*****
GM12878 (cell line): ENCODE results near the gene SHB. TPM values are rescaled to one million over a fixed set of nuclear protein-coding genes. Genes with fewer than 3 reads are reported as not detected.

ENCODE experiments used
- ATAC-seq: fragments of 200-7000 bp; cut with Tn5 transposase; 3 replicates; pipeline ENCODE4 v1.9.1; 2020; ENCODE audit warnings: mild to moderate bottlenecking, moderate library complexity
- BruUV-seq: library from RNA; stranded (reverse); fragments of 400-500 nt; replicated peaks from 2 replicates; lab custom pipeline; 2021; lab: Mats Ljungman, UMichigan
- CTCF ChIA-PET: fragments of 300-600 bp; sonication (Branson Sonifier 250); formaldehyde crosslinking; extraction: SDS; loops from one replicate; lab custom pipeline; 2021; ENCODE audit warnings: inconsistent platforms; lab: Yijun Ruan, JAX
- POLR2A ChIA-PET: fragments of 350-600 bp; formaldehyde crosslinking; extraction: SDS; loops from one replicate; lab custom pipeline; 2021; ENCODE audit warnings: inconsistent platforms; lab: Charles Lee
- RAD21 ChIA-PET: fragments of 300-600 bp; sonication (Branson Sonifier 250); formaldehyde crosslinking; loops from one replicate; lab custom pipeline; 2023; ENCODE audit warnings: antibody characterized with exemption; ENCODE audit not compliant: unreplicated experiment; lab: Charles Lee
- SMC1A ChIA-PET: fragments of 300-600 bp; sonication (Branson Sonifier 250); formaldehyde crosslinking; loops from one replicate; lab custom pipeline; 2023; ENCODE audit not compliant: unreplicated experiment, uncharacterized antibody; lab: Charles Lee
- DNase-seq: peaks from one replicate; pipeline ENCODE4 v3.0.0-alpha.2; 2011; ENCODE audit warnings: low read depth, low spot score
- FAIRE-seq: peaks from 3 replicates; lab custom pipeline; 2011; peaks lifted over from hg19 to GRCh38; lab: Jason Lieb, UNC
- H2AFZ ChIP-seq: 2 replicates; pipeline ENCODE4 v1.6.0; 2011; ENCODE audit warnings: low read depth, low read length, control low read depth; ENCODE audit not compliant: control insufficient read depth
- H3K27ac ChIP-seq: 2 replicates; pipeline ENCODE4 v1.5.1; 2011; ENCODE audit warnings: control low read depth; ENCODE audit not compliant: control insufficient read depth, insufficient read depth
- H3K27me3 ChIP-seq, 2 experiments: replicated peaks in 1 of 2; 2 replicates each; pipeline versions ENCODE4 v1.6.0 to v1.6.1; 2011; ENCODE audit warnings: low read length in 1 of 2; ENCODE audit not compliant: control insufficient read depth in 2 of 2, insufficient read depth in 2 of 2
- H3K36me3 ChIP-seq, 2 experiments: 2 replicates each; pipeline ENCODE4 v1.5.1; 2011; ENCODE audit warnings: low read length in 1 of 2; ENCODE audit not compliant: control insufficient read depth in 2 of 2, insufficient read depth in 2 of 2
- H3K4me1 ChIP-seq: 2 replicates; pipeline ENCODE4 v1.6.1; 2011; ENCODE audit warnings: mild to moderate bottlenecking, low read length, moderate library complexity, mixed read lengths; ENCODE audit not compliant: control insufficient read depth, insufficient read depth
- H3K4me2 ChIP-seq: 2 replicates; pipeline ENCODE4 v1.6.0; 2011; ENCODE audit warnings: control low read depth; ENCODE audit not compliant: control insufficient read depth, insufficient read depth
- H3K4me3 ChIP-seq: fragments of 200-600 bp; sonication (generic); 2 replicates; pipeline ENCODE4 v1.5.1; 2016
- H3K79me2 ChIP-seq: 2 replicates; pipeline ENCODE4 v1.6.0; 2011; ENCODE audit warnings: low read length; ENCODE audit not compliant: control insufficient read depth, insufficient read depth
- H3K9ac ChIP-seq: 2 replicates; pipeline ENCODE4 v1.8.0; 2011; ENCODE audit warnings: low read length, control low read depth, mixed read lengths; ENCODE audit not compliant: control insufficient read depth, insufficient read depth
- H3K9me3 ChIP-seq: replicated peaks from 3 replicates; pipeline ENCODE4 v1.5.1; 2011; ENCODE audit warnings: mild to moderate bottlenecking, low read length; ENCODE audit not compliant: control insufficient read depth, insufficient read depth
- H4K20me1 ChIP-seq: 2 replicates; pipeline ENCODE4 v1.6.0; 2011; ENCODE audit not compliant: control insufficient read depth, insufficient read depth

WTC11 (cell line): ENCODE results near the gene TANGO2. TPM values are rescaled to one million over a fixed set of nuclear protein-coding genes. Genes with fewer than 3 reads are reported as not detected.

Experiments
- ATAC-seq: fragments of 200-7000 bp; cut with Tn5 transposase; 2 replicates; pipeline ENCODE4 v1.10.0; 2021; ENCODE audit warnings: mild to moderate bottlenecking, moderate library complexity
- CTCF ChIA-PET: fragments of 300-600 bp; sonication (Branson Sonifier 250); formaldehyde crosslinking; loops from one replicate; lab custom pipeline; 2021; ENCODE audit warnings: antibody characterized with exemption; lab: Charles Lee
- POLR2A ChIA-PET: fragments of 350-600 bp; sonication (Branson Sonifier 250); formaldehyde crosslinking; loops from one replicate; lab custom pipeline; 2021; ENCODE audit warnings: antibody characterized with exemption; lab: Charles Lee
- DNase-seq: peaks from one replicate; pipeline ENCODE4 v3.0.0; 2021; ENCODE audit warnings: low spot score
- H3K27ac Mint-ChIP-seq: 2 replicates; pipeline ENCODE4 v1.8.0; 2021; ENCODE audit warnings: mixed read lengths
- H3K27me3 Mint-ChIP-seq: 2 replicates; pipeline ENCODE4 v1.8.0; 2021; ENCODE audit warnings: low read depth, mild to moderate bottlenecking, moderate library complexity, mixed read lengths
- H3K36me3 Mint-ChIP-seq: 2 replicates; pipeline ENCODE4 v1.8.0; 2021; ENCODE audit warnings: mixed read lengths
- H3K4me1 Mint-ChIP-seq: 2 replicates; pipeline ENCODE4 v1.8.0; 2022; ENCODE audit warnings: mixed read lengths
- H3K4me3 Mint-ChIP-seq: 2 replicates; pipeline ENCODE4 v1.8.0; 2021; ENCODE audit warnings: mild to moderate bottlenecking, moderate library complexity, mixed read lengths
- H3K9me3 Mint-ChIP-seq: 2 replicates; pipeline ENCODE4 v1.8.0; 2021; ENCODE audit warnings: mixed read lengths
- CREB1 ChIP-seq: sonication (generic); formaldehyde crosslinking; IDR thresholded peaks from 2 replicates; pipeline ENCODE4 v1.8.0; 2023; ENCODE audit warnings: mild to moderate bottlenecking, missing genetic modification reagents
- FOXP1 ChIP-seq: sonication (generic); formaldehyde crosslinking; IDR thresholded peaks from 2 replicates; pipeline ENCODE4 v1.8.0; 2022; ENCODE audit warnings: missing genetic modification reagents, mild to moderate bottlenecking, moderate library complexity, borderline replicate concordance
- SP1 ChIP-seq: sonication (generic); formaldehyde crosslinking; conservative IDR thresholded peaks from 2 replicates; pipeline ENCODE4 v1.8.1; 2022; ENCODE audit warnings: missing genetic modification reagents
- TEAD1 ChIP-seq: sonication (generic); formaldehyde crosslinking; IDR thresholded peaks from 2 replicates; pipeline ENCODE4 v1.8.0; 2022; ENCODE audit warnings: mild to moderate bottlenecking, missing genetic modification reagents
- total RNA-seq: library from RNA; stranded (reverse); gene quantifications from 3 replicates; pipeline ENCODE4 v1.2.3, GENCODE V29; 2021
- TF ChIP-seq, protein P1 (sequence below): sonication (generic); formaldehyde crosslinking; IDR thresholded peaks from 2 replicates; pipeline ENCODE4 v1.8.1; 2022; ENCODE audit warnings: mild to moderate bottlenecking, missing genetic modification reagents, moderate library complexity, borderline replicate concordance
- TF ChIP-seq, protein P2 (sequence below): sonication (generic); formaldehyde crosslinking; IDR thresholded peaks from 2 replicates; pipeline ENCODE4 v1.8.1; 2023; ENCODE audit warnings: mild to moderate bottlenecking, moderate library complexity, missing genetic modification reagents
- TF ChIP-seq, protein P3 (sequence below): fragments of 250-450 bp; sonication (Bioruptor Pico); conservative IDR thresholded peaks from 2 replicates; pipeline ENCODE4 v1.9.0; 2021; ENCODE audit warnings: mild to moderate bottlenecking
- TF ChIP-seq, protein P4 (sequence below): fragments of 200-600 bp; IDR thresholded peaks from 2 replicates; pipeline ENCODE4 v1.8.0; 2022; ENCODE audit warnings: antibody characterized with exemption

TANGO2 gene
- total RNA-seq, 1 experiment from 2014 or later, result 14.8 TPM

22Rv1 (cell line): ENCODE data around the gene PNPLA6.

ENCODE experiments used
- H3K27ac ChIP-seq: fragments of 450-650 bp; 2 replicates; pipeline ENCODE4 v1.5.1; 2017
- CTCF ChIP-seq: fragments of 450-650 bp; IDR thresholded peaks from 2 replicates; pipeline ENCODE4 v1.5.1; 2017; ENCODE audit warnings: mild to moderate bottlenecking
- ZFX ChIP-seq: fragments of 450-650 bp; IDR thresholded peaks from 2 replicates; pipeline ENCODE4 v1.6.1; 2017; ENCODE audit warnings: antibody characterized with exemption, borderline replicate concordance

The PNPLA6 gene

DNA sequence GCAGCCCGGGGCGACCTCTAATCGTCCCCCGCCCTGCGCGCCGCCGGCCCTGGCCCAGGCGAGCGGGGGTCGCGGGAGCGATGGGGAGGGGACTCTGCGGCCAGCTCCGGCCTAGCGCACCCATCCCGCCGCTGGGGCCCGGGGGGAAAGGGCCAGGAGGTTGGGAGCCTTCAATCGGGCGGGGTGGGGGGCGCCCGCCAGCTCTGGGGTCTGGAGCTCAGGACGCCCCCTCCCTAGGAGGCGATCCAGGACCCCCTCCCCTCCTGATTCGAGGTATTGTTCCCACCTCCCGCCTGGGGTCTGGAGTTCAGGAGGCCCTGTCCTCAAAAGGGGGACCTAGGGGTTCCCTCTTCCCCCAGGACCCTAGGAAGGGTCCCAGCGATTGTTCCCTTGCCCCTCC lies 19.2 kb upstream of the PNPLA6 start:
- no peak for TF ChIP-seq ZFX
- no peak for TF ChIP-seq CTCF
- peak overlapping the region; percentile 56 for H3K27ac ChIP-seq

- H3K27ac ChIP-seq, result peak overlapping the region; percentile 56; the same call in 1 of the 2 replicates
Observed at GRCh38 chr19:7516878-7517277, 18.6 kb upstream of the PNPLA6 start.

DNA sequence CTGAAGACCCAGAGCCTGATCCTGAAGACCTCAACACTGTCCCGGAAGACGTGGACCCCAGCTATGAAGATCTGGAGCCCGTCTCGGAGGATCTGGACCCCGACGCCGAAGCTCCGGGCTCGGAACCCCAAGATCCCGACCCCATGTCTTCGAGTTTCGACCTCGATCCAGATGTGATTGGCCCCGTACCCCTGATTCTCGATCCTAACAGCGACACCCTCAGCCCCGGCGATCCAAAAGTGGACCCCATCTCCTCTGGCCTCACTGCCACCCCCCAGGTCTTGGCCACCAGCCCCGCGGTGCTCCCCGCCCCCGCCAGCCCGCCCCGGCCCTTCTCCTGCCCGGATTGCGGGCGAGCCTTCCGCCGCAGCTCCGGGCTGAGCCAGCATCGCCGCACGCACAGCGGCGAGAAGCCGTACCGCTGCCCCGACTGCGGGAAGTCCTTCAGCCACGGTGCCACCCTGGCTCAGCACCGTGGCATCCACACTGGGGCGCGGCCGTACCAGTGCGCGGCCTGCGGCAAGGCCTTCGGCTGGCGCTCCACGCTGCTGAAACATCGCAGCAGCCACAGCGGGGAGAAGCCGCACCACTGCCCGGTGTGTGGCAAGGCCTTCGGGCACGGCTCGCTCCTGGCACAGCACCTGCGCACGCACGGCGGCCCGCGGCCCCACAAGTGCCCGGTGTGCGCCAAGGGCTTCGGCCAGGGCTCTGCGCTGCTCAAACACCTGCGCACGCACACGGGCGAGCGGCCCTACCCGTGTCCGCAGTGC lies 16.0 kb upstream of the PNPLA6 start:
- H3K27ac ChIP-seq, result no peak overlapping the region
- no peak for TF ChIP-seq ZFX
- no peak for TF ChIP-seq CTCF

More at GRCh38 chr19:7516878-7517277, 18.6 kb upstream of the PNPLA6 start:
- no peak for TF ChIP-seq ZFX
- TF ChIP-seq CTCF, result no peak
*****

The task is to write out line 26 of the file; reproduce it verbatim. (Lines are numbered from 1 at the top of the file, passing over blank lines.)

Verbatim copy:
- POLR2A ChIA-PET: fragments of 350-600 bp; sonication (Branson Sonifier 250); formaldehyde crosslinking; loops from one replicate; lab custom pipeline; 2021; ENCODE audit warnings: antibody characterized with exemption; lab: Charles Lee